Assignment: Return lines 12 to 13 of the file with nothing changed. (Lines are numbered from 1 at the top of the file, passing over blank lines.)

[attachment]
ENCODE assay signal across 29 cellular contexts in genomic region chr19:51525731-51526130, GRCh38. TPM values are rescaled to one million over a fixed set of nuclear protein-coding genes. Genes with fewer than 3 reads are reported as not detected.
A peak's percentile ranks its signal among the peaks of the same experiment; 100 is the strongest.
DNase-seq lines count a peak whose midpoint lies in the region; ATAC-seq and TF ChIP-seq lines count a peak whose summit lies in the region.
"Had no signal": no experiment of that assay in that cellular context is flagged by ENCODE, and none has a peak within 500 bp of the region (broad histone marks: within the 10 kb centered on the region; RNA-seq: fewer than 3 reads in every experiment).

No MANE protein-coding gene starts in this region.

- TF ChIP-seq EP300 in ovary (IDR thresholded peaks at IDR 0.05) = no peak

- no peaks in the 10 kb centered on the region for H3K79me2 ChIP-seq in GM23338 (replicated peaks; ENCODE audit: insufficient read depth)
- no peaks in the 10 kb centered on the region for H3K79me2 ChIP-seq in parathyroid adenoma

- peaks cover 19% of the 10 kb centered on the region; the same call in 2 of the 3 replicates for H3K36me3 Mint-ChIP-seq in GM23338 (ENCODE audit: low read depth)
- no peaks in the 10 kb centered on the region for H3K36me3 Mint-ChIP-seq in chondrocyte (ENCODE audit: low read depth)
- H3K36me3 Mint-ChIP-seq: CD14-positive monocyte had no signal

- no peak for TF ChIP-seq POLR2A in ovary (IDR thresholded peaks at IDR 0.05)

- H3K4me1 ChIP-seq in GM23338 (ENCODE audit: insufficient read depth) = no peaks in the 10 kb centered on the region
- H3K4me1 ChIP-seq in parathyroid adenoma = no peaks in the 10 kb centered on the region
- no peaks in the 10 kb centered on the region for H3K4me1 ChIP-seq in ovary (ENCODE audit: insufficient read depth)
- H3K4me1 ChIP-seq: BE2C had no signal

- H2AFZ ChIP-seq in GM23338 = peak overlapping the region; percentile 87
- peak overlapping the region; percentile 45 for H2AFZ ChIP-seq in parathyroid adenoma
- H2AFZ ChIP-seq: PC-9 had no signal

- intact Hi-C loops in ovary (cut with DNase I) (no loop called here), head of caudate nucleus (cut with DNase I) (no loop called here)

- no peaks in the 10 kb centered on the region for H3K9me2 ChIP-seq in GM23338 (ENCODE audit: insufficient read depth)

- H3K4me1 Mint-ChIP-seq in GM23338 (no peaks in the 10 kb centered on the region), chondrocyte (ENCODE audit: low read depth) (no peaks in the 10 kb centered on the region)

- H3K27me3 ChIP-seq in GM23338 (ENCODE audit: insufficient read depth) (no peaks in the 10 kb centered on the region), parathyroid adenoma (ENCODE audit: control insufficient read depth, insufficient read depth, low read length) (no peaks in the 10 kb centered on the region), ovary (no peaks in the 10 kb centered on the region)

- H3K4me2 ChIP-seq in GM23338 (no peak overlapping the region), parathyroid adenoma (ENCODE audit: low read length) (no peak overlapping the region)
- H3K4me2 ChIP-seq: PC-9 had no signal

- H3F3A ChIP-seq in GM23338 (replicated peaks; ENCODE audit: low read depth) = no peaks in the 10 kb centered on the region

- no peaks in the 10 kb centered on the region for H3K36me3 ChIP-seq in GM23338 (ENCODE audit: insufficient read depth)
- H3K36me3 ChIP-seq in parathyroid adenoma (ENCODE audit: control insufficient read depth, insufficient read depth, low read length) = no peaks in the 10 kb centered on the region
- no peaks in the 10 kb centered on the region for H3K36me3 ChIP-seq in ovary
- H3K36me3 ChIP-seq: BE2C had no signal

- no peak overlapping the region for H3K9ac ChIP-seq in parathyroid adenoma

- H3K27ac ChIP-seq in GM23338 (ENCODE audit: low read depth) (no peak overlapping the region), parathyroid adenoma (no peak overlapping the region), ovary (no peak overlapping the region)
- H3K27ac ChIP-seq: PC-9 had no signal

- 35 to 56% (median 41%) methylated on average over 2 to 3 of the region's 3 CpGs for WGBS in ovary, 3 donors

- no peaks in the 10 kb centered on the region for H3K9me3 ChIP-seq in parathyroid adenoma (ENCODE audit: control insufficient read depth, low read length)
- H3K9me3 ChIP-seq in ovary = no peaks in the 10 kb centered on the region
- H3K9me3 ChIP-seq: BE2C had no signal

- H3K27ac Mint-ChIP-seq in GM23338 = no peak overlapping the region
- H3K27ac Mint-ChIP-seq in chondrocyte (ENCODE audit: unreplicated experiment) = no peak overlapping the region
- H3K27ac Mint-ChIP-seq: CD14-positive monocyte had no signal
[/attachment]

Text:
- no peak for TF ChIP-seq POLR2A in ovary (IDR thresholded peaks at IDR 0.05)

- H3K4me1 ChIP-seq in GM23338 (ENCODE audit: insufficient read depth) = no peaks in the 10 kb centered on the region